This week Dr Emily Skarbek came to talk to the Policy Forum about how sweatshops can benefit the poor. Note that this wasn’t a paternalistic discussion about how lucky people are to work 14 hour days earning cents per hour, but a demonstration of the choices some of the very poorest in the world make. Some research points to the fact that a worker in a garment factory would generally earn above the national average wage, and this being sometimes up to seven times as much (!). Taking us through the economics of why people to choose to take on labour that to us in our WIERD (Western, Industrialised, Educated, Rich, Developed) perspective wouldn’t be a rational choice, but is a better alternative than agricultural or homemaking work for would-be sweatshop workers.
The consequences of well intentioned but poorly thought out campaigns to shut down factories that employ child labour for instance, mean children are pushed into more exploitative and dangerous work. Although many imagine that the alternative would be school, these alternatives actually include rock breaking, scavenging through rubbish heaps and prostitution. Dr Skarbek pointed out that once a country reaches about $10,000 per capita GDP, child labour essentially disappears as parents are then rich enough to send their children to school. Furthermore, pushing up minimum wages has large disemployment effects, and the benefits that many firms provide, such as healthcare and travel were lost to those who were made redundant.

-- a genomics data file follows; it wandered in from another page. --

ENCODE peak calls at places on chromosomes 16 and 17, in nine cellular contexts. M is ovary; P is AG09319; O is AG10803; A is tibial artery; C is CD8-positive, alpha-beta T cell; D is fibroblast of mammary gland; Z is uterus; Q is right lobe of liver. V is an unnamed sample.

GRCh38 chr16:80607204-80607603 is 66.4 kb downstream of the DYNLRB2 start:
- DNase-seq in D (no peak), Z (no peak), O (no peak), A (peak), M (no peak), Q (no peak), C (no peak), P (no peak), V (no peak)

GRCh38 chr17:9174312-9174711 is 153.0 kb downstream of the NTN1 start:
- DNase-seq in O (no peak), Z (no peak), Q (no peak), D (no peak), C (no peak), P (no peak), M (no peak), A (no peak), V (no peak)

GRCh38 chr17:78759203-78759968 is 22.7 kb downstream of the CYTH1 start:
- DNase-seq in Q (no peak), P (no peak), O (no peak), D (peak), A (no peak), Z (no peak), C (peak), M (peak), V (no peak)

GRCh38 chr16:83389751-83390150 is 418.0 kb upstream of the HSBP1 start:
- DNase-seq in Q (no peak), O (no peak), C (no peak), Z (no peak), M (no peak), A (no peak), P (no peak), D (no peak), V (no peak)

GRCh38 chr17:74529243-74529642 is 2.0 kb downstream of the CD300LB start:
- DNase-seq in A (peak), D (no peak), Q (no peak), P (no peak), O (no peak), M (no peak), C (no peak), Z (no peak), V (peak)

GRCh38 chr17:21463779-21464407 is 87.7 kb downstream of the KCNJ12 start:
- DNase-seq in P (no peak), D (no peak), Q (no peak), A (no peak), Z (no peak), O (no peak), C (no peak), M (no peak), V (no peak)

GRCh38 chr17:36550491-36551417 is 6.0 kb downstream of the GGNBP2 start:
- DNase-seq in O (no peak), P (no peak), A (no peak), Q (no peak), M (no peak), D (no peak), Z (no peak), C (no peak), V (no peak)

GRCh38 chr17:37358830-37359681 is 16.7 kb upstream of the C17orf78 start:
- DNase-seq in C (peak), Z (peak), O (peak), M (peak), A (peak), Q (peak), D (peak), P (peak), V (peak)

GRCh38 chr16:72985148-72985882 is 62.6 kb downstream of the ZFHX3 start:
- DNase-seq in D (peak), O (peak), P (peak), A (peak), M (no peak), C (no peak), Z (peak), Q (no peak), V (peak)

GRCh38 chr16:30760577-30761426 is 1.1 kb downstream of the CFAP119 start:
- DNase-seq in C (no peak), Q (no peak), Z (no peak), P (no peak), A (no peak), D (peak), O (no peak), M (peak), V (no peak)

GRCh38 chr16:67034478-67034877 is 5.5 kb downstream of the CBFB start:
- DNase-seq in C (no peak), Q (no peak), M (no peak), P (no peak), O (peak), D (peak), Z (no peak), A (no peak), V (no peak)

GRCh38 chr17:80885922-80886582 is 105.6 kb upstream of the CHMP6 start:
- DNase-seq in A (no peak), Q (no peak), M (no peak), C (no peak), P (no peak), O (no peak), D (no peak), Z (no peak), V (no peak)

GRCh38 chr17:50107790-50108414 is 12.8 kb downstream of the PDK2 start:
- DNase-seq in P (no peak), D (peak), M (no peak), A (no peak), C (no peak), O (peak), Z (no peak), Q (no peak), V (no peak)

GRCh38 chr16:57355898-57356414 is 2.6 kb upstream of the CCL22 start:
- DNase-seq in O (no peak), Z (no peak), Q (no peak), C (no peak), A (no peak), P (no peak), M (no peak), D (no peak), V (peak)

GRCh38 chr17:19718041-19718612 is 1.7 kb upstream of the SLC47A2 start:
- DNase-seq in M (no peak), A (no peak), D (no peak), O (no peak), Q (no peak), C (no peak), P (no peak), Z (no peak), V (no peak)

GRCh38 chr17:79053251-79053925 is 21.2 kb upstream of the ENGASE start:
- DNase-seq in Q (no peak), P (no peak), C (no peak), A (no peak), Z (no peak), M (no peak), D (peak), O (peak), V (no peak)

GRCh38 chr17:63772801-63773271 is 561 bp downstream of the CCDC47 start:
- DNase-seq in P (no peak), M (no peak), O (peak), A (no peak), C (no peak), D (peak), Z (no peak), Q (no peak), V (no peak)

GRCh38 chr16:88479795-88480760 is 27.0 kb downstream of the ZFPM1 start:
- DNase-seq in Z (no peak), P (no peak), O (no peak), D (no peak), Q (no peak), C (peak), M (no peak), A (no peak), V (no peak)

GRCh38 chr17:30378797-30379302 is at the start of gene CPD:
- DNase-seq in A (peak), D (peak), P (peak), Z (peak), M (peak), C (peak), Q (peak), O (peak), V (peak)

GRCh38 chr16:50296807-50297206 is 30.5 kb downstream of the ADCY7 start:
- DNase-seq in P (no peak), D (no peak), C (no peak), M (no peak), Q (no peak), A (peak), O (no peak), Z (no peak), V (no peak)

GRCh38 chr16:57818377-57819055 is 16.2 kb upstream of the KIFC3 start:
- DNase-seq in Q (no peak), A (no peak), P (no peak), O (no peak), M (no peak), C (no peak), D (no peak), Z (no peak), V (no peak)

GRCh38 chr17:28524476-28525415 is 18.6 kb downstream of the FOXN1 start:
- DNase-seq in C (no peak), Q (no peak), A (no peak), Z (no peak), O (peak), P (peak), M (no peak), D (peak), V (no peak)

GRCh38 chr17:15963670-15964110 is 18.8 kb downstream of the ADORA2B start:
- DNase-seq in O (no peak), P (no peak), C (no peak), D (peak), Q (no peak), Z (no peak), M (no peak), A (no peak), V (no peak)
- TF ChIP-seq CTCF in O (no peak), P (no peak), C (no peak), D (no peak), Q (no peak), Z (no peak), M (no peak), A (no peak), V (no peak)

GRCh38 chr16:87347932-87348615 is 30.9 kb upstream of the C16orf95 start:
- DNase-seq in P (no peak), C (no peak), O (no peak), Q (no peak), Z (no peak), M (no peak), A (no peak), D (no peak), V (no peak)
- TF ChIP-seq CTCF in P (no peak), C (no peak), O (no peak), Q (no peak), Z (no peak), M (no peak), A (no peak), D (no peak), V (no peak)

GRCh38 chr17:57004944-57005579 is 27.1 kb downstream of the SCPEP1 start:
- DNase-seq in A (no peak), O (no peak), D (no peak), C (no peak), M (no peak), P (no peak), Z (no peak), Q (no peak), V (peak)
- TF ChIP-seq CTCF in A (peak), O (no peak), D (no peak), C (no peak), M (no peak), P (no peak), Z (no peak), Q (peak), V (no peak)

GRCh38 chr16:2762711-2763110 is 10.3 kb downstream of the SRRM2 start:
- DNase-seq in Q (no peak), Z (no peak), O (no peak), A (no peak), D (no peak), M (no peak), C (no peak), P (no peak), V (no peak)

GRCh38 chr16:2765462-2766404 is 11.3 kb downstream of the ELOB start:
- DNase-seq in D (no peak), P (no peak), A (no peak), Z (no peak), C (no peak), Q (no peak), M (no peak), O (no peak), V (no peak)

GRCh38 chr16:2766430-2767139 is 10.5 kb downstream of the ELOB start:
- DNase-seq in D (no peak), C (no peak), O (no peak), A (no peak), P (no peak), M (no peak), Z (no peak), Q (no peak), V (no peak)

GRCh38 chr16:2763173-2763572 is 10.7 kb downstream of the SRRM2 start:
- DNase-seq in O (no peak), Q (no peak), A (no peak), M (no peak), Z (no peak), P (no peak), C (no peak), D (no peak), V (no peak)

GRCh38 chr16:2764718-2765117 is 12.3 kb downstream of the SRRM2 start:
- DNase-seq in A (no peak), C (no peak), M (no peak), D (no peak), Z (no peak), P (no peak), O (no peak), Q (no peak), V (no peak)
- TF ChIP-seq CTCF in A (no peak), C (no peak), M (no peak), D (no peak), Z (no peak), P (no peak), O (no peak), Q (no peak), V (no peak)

The event ended on a relatively optimistic note. An audience member pointed out how opponents of sweatshop labour aren’t just ignorant of economics, but their own countries history. It took the UK around 150 years to develop to a point where child labour was uneconomical, in the case of rapidly developing countries this has taken only a generation. We should therefore expect to see sweatshops disappear as economic development continues; last year was the first time in human history that less than 10% of the worlds population was living in absolute poverty. It was again emphasised that doing no harm should be foremost in policy makers minds.
The next economics event at the Policy Forum will be Michael Story, laying out the case for a free market welfare state, and the role that a negative income tax would play in such a system.
Powell, B., & Skarbek, D. (2006). Sweatshops and third world living standards: Are the jobs worth the sweat?. Journal of Labor Research, 27(2), 263-274.
Lipsey, R. E., & Sjoholm, F. (2001). Foreign direct investment and wages in Indonesian manufacturing (No. w8299). National Bureau of Economic Research.
Brown, D. K., Deardorff, A. V., & Stern, R. M. (2003). The effects of multinational production on wages and working conditions in developing countries (No. w9669). Cambridge, MA: National Bureau of Economic Research.
Powell, B. (2014). Out of poverty: sweatshops in the global economy. Cambridge University Press.
Skarbek, D., Skarbek, E., Skarbek, B., & Skarbek, E. (2012). Sweatshops, Opportunity Costs, and Non‐Monetary Compensation: Evidence from El Salvador1. American Journal of Economics and Sociology, 71(3), 539-561.
Harrison, A., & Scorse, J. (2010). Multinationals and anti-sweatshop activism. The American Economic Review, 100(1), 247-273.